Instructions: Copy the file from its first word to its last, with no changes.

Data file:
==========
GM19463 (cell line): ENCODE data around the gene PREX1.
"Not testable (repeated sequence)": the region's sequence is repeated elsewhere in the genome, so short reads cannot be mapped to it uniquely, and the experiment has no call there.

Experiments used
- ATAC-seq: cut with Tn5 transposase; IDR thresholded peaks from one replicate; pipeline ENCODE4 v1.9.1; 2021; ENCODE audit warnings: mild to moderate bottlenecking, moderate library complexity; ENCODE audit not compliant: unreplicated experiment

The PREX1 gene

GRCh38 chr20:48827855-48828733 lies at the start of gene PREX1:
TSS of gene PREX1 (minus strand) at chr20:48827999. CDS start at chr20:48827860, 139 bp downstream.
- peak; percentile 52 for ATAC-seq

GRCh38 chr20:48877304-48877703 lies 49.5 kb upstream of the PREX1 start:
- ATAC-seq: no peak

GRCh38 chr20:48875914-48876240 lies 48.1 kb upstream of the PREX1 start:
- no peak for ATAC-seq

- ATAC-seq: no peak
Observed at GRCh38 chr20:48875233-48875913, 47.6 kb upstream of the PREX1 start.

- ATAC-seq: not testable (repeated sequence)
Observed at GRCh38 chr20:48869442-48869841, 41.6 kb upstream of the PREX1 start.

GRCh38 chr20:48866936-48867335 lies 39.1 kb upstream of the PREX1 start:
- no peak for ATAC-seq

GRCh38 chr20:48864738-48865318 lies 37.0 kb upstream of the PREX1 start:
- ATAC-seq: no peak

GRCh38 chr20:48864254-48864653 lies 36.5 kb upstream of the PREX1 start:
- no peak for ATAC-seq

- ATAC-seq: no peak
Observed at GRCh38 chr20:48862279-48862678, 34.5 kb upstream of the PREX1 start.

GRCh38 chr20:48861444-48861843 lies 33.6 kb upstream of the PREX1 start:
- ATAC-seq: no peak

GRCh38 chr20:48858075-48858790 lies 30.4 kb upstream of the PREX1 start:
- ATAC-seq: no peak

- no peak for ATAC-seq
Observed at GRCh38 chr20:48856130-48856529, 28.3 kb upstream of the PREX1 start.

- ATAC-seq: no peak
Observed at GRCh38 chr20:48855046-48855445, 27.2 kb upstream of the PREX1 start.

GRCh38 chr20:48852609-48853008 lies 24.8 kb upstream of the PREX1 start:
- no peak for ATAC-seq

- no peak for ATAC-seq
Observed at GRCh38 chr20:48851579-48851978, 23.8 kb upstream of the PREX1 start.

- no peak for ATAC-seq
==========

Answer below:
GM19463 (cell line): ENCODE data around the gene PREX1.
"Not testable (repeated sequence)": the region's sequence is repeated elsewhere in the genome, so short reads cannot be mapped to it uniquely, and the experiment has no call there.

Experiments used
- ATAC-seq: cut with Tn5 transposase; IDR thresholded peaks from one replicate; pipeline ENCODE4 v1.9.1; 2021; ENCODE audit warnings: mild to moderate bottlenecking, moderate library complexity; ENCODE audit not compliant: unreplicated experiment

The PREX1 gene

GRCh38 chr20:48827855-48828733 lies at the start of gene PREX1:
TSS of gene PREX1 (minus strand) at chr20:48827999. CDS start at chr20:48827860, 139 bp downstream.
- peak; percentile 52 for ATAC-seq

GRCh38 chr20:48877304-48877703 lies 49.5 kb upstream of the PREX1 start:
- ATAC-seq: no peak

GRCh38 chr20:48875914-48876240 lies 48.1 kb upstream of the PREX1 start:
- no peak for ATAC-seq

- ATAC-seq: no peak
Observed at GRCh38 chr20:48875233-48875913, 47.6 kb upstream of the PREX1 start.

- ATAC-seq: not testable (repeated sequence)
Observed at GRCh38 chr20:48869442-48869841, 41.6 kb upstream of the PREX1 start.

GRCh38 chr20:48866936-48867335 lies 39.1 kb upstream of the PREX1 start:
- no peak for ATAC-seq

GRCh38 chr20:48864738-48865318 lies 37.0 kb upstream of the PREX1 start:
- ATAC-seq: no peak

GRCh38 chr20:48864254-48864653 lies 36.5 kb upstream of the PREX1 start:
- no peak for ATAC-seq

- ATAC-seq: no peak
Observed at GRCh38 chr20:48862279-48862678, 34.5 kb upstream of the PREX1 start.

GRCh38 chr20:48861444-48861843 lies 33.6 kb upstream of the PREX1 start:
- ATAC-seq: no peak

GRCh38 chr20:48858075-48858790 lies 30.4 kb upstream of the PREX1 start:
- ATAC-seq: no peak

- no peak for ATAC-seq
Observed at GRCh38 chr20:48856130-48856529, 28.3 kb upstream of the PREX1 start.

- ATAC-seq: no peak
Observed at GRCh38 chr20:48855046-48855445, 27.2 kb upstream of the PREX1 start.

GRCh38 chr20:48852609-48853008 lies 24.8 kb upstream of the PREX1 start:
- no peak for ATAC-seq

- no peak for ATAC-seq
Observed at GRCh38 chr20:48851579-48851978, 23.8 kb upstream of the PREX1 start.

- no peak for ATAC-seq